of science. e working hypothesis of the battered woman syndrome was
rst introduced in Lenore Walker’s  book, e Battered Woman. When
[]  S.C.R .  [Lavallee].
R. v. Malott, []  S.C.R. ; R . v. F.(D.S.) (),  C.R . (th)  (Ont. C.A.); R. v.
Tro mbl ey (),  C.C.C. (d)  (Ont. C.A.), a’ d []  S.C.R . .
Osland v. e Queen (),  A.L.R.  at para.  (H.C. A.).
David L. Faig man & Amy J. Wright, “e Battered Woman Syndrome i n the Age of Sci-
ence” ()  Ari z. L. Rev.  at .
(New York: HarperCollin s, ).
Chapter : Science an d Syndromes, Profiles , and Indicators
it made its debut, this hypothesis had little more to support it beyond the
clinical impressions of a sing le researcher. Five years later, Walker published a
second book that promised a more thorough investigation of the hypothesis.
However, this bo ok contains little more t han a patchwork of pseudo -scientic
methods employed to con rm a hypothesis that its author and participating
researchers never seriously doubted. Indeed, the  book would provide an
excellent case study for psycholog y graduate students on how not to conduct
empirical research. Yet, largely based upon the same political ideolog y driving
the researcher s, judges have welcome d the battered woman syndrome into thei r
courts. Because the law is d riven by precedent, it quickly petried around the
original conception of the defense. Increasingly, observers are realizing that
the evidence pur portedly suppor ting the battered wom an syndrome is w ithout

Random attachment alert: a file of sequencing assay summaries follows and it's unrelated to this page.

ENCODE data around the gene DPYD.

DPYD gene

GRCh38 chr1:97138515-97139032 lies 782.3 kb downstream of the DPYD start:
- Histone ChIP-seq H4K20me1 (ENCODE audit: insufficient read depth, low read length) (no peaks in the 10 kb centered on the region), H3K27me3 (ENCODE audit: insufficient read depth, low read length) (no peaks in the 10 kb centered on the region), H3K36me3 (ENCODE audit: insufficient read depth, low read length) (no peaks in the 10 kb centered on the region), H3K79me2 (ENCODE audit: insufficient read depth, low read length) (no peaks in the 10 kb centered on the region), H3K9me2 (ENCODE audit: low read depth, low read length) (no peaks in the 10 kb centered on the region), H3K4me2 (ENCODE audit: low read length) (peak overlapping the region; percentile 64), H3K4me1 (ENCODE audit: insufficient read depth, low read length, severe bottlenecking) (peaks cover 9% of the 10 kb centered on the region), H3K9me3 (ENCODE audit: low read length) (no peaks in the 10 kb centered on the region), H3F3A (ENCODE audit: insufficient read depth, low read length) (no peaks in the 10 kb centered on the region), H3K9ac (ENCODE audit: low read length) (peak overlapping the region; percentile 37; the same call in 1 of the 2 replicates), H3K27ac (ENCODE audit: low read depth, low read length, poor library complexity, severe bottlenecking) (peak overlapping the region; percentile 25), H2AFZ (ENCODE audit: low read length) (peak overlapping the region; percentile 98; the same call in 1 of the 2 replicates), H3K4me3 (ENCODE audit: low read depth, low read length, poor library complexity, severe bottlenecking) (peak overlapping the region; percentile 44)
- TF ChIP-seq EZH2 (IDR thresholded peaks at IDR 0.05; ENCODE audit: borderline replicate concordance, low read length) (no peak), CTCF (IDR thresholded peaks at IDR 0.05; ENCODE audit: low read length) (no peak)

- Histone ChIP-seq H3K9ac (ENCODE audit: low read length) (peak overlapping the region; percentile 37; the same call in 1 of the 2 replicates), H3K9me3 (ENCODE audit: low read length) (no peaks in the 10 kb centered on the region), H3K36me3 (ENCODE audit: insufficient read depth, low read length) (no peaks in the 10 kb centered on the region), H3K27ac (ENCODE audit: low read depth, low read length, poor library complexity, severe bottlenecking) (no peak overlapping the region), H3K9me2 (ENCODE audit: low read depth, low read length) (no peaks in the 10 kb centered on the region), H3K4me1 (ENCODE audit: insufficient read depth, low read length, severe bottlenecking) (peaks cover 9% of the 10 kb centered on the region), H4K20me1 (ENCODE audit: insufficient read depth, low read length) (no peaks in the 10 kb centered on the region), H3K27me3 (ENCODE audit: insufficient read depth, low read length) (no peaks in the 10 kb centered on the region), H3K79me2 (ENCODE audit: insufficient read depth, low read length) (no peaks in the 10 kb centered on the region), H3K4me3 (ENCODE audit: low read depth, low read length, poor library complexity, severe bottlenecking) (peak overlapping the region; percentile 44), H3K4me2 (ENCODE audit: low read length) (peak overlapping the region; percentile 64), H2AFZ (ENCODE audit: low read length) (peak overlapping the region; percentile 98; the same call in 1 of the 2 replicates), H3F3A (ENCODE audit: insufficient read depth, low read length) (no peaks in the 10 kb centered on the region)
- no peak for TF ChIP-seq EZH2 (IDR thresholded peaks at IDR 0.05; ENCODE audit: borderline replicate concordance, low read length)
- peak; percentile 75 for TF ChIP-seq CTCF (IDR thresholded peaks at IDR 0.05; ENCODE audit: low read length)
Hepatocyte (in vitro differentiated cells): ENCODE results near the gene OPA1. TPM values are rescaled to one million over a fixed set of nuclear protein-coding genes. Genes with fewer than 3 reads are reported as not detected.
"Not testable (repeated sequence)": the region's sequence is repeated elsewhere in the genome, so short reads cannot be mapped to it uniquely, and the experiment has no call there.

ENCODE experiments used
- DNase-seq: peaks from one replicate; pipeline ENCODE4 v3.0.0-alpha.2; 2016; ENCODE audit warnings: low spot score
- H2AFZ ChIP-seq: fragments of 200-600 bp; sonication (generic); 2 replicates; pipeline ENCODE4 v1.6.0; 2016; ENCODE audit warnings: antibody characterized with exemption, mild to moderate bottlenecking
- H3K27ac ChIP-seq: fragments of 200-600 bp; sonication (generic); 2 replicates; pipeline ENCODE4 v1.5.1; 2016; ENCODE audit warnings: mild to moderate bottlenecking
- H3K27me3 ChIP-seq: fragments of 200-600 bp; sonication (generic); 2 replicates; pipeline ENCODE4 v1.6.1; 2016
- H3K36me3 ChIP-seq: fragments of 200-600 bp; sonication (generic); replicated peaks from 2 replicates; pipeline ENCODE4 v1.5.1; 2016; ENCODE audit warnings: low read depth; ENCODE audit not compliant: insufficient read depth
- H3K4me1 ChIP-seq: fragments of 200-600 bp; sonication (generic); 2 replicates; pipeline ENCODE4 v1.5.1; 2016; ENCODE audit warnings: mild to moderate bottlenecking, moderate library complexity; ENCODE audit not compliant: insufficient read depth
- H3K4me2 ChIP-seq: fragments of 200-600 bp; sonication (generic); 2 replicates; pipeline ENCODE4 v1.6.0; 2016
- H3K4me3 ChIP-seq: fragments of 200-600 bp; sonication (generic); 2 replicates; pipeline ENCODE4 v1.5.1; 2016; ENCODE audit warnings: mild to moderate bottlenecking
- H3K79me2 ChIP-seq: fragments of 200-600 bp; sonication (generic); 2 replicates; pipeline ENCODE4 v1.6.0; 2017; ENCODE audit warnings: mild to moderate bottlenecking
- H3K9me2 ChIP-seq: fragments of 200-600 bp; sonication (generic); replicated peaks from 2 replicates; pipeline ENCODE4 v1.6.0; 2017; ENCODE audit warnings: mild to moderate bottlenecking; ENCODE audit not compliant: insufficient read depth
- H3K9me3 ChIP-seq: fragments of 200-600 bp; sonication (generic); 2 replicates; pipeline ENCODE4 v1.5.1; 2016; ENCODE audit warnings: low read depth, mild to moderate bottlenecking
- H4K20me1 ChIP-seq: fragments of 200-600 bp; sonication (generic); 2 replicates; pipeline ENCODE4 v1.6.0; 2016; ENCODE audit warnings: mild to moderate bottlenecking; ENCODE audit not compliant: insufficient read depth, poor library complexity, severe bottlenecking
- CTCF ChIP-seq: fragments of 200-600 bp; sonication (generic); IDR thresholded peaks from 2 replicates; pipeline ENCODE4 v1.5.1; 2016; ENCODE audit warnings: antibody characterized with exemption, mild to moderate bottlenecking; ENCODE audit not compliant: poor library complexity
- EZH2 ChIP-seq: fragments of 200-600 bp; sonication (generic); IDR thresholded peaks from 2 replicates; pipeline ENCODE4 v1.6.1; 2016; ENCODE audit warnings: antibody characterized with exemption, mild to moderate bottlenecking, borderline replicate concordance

empirical foundation, and, perhaps more troubling , that the syndrome itself is
inimical to the pol itical ideology original ly supporting it. In short, in the law’s
hasty eort to use science to fur ther good policy, it is now obvious that the bat-
tered woman syndrome is not good science nor does it generate good policy.
Another author put it more dispassionately:
[T]he largely unrestrained admissibil ity of BWS [battered woman syndrome]
cannot be explained solely on the basis of evidentiary doctrine and scientic
validity. Instead, it involves politics a nd reects a normative judgment typical-
ly associated with changes i n criminal liability rather tha n evidentiary admis-
It is one thing to enunciate a new, normative, criminal law rule regarding
self-defence, to the eect that a woman in an abusive relationship may kill a
sleeping, despicable partner in self-defence, even absent the “immediacy of
threat” requirement generally required by the law of self-defence. But such
change, for example, by a statutory amendment would be fully debated (and
I hope easily defeated). However, it is quite another thing to justify such an
amendment by judicial pronouncement as a “common law” change, based al-
legedly on “psychological science,” especially when the science is bogus.
Faigman & Wright, above note  at .
Robert P. Mosteller, “Syndromes and Politics in Crim inal Trials and Evidence Law”
()  Duke L.J. ; see also Janet C . Hoeel, “e Gender Gap: Re vealing Inequitie s
in Admission of Soc ial Science Evidence in Crimi nal Cases ()  U. Ark. Little Rock
L. Rev. .
 Joshua Dressler, “Battered Women and Sleeping Abu sers: Some Reections” ()
 Ohio St. J. Crim. L . , abstract on line:/papers.
cfm?abstract _id=.